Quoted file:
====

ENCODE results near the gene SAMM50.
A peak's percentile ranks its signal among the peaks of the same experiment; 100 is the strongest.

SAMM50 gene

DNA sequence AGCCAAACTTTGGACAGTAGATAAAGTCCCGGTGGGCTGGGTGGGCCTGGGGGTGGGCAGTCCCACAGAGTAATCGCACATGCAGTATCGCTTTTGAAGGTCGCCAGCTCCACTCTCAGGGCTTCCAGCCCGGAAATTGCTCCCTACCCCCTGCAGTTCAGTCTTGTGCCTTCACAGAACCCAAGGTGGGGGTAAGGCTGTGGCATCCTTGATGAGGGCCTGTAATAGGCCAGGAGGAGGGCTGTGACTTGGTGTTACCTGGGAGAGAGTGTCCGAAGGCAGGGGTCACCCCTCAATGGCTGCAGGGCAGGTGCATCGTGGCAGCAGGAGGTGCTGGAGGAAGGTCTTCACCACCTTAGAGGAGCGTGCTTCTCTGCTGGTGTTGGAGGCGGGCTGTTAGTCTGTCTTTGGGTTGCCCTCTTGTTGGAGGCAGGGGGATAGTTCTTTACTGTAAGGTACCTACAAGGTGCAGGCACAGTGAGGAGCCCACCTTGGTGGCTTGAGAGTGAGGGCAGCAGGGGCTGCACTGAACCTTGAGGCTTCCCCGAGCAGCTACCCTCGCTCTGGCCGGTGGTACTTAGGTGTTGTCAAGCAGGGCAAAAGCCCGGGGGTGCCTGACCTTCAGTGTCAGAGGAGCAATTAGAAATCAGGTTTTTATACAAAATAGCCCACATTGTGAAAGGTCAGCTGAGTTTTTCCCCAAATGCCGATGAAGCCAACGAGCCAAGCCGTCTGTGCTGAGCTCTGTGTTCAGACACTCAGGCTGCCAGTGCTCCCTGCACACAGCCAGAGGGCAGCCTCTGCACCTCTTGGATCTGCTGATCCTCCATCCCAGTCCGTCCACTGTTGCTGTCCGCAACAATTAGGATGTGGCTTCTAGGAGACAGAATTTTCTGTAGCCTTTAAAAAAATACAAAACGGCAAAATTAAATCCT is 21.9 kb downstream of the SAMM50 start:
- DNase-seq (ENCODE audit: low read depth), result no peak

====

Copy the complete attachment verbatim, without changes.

ENCODE results near the gene SAMM50.
A peak's percentile ranks its signal among the peaks of the same experiment; 100 is the strongest.

SAMM50 gene

DNA sequence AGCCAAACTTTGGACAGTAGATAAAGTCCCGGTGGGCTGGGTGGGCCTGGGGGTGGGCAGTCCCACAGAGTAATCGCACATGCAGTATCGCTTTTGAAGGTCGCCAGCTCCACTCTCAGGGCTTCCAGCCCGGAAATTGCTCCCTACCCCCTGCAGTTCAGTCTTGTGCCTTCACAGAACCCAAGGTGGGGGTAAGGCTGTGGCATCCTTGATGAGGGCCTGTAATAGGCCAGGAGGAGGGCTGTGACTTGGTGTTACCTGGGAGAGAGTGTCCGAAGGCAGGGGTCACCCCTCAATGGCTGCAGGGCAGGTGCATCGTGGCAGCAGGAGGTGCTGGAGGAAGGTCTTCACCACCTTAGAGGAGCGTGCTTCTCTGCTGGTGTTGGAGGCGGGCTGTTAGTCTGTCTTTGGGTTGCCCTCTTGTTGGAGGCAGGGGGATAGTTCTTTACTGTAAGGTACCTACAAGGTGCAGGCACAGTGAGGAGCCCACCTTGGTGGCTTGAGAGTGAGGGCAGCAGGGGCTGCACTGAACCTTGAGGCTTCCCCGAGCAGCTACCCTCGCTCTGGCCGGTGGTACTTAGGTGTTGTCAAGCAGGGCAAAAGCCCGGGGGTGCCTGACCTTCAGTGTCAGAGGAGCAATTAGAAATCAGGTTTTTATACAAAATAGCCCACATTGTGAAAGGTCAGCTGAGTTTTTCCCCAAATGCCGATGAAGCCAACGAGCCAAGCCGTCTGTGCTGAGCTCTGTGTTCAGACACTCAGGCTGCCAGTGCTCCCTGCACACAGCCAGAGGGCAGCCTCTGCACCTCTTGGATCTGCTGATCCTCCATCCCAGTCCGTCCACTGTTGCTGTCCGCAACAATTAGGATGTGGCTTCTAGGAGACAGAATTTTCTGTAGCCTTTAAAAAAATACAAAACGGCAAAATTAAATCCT is 21.9 kb downstream of the SAMM50 start:
- DNase-seq (ENCODE audit: low read depth), result no peak